A TRIAL examining whether a notorious lifeline Scots road can open for 24 hours a day was disrupted - after it had to be shut down yet again as a safety precaution due to an intense period of rainfall.

The plan to re-open the infamous landslip-prone A83 at Rest and be Thankful would involve traffic being escorted in single file in both directions for the whole day.

The test was due to take place on Monday for two days but has now been extended to the start of next week to cover a period of unsettled weather.

But Transport Scotland-appointed road maintenance contractors Bear Scotland has confirmed that the trial had to be paused from 5pm on Thursday after heavy rain and high winds increased throughout the afternoon.

Traffic was diverted onto the single track alternative route, the Old Military Road (OMR), where drivers are escorted in single file.

A safety inspection took place at first light on Friday morning with the A83 reopened for all road users at around 7.30am.

Bear Scotland said the trial 24-hour operation of the A83 has now resumed and that teams will continue to monitor the hillside and weather conditions as before over the course of the weekend.

The A83 trial is expected to run until Monday and will allow teams to identify any issues which need to be addressed before the A83 can open under single file convoy operation on a longer-term basis when weather conditions allow.

READ MORE: Plan to finally re-open the A83 at the Rest and be Thankful for 24 hours a day - but by single file convoy only

But the contractors say rain is forecast to move in late on Sunday night, and the OMR will be kept on standby should it be required as a local diversion route.


Eddie Ross, Bear Scotland’s north west representative said: “Yesterday afternoon we took the decision to switch all traffic to the Old Military Road as a safety precaution as the weather conditions worsened in the area.

“As the OMR was already on stand-by, disruption to motorists was minimal and we were able to switch traffic to the local diversion through Glen Croe quickly and safely.

“This morning we carefully inspected the water channels and hillside following the wet conditions yesterday and were content to reopen the A83 as before.

“We’re now looking to continue with the 24-hour operation of the A83 trial as before, however we will keep the Old Military Road on standby ahead of further wet weather forecast from Sunday night.

“We’re continuing to work on a safety-first approach, and we will only operate the A83 for motorists if we are content that it is safe to do so.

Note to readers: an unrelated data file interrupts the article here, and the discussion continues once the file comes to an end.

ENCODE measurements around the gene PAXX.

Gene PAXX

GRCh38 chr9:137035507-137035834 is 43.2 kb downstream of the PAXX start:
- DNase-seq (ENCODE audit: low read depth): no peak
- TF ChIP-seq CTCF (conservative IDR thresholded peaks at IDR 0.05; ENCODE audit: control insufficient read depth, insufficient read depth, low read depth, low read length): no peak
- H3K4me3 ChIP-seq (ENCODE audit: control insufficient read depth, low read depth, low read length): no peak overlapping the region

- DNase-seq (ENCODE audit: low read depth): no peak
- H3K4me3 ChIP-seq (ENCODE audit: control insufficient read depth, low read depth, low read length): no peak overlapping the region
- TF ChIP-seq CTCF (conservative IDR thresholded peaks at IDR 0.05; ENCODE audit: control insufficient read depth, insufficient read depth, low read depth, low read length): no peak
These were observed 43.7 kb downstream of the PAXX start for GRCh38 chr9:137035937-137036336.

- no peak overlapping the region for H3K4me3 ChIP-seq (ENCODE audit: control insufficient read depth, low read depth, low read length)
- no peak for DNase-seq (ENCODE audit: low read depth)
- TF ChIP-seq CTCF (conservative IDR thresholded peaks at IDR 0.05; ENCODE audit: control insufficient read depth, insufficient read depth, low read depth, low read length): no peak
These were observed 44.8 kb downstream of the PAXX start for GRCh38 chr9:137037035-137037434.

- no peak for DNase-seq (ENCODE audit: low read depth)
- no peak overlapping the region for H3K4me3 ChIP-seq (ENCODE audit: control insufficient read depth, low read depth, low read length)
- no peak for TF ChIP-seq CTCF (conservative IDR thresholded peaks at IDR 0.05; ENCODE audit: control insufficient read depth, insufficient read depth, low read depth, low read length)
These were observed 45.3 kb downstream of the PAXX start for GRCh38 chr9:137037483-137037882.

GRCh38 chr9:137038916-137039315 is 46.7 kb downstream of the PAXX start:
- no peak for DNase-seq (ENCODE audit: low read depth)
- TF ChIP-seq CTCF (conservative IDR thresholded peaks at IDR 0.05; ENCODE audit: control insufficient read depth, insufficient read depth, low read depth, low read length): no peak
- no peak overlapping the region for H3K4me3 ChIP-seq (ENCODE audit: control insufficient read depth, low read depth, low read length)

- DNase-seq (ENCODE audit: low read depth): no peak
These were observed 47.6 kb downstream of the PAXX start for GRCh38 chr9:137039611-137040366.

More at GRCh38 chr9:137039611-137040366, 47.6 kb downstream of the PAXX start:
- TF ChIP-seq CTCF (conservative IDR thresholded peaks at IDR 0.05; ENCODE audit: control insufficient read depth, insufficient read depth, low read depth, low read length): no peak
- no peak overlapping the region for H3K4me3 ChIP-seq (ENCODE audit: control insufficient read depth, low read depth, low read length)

“As ever we thank all road users and the local community for their patience while we continue with the ongoing mitigation work at the Rest.”

A group of over 1000 business warned that seven months of disruption to the key Highlands route because of landslips have created new safety risks and have set a 2024 deadline for a permanent solution.

The infamous A83 at Rest and be Thankful has been in and out of action since August, last year after a landslide - and a Rest and be Thankful Campaign has warned the transport secretary of the consequences of eight months of disruption.

Since January, transport chiefs adopted a strategy that was to see the the main road used during the day when weather conditions permit.

The Rest and be Thankful campaign backed by business leaders from across Argyll, Kintyre, Mid Argyll and Cowal and supported by the Road Haulage Association and NFU Scotland want Michael Matheson to scrap the 10-year recovery plan and implement a timescale of two to five years.


The Scottish Government's transport agency's route manager Neil MacFarlane recently told community leaders in the area that 2020 saw 20,000 tonnes fall onto the infamous A83 at the Rest and be Thankful – double what has fallen in nearly two decades.

And he said that Transport Scotland was looking at 12 options to prevent further calamity with "100,000 tonnes on the move on the hill".

Landslip issues on the road were first uncovered 17 years ago when Scottish Government agency Transport Scotland placed the key Highlands artery among the most highly-ranked debris flow hazard sites in Scotland.

Transport Scotland recently announced a preferred alternative to the A83 via five possible alternative routes at Glen Croe which could include a tunnel up to 1.8 miles - but no timescale or costs have been announced for the permanent solution.

Ministers have previously been accused of wasting nearly £80 million on more than a decade of failed solutions to landslides on the road with some locals calling for a public inquiry.